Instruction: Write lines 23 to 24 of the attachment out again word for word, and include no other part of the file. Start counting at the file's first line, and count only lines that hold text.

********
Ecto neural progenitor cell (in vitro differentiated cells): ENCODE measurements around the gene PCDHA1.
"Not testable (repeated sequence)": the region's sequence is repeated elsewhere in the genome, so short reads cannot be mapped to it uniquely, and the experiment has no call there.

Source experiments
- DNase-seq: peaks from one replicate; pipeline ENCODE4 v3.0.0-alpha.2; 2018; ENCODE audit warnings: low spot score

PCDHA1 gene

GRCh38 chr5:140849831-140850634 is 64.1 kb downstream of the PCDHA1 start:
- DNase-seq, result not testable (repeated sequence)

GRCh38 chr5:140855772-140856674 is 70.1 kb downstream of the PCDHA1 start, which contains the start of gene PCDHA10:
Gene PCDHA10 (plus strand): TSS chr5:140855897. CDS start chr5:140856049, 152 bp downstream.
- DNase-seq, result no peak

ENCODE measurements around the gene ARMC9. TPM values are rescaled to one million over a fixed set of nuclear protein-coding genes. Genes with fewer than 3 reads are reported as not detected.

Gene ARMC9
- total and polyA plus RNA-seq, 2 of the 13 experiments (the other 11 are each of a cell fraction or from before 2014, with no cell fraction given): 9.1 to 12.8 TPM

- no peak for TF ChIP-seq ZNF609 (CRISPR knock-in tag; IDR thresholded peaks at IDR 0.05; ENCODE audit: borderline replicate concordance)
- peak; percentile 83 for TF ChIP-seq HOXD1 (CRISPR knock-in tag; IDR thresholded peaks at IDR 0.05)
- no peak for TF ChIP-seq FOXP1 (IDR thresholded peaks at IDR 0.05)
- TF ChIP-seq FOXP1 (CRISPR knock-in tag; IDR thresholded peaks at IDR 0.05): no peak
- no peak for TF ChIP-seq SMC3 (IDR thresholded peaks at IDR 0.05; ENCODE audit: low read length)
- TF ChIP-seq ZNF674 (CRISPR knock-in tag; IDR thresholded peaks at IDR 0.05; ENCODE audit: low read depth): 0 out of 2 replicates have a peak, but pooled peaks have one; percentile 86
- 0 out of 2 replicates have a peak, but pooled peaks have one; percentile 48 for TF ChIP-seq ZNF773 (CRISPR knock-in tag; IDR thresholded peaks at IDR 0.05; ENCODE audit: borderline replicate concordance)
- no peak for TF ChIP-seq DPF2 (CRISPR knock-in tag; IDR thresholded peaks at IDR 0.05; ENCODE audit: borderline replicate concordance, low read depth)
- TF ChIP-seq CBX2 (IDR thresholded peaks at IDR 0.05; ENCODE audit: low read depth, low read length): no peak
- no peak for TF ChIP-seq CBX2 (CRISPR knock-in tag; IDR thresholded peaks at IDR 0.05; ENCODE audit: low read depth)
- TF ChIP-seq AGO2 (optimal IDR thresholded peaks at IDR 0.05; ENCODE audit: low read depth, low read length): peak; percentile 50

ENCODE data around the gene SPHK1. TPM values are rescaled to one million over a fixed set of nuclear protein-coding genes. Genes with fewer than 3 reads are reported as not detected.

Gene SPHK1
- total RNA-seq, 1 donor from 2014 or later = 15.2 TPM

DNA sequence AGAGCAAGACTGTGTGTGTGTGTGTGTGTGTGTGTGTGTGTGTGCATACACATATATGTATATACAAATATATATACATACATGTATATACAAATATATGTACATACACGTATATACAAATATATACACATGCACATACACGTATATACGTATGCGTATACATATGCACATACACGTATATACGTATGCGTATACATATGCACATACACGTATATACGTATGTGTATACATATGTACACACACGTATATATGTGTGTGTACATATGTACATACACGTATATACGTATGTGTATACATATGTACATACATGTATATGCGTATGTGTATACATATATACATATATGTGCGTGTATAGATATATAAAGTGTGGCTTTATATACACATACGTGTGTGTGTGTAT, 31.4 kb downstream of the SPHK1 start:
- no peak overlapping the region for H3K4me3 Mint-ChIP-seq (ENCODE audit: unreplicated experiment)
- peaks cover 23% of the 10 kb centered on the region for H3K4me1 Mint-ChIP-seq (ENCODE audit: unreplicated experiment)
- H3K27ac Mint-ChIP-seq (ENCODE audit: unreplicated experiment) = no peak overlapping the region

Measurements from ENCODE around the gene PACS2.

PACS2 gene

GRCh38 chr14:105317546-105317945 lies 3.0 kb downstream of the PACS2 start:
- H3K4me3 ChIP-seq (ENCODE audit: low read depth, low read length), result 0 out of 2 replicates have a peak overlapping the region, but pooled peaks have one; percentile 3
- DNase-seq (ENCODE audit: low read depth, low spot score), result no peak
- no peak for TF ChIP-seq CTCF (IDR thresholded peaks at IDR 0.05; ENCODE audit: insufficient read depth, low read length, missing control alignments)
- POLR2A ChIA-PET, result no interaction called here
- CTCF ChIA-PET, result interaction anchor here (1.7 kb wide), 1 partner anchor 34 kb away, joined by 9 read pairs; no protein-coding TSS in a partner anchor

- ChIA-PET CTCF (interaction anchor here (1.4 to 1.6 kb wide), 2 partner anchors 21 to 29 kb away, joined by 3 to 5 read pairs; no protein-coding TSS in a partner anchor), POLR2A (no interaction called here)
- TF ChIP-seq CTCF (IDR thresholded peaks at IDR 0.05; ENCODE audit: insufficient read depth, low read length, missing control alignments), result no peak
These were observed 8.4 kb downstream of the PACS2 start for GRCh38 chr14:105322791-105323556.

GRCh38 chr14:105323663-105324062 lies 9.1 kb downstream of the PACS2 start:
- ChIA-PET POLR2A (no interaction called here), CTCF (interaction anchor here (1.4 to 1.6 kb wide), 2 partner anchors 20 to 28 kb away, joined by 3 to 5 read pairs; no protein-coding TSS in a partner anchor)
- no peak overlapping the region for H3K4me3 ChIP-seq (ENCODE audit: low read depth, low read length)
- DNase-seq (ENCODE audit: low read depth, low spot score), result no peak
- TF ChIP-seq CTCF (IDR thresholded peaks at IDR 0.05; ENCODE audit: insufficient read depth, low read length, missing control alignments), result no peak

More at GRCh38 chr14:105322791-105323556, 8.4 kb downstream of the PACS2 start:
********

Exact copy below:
- no peak for TF ChIP-seq CBX2 (CRISPR knock-in tag; IDR thresholded peaks at IDR 0.05; ENCODE audit: low read depth)
- TF ChIP-seq AGO2 (optimal IDR thresholded peaks at IDR 0.05; ENCODE audit: low read depth, low read length): peak; percentile 50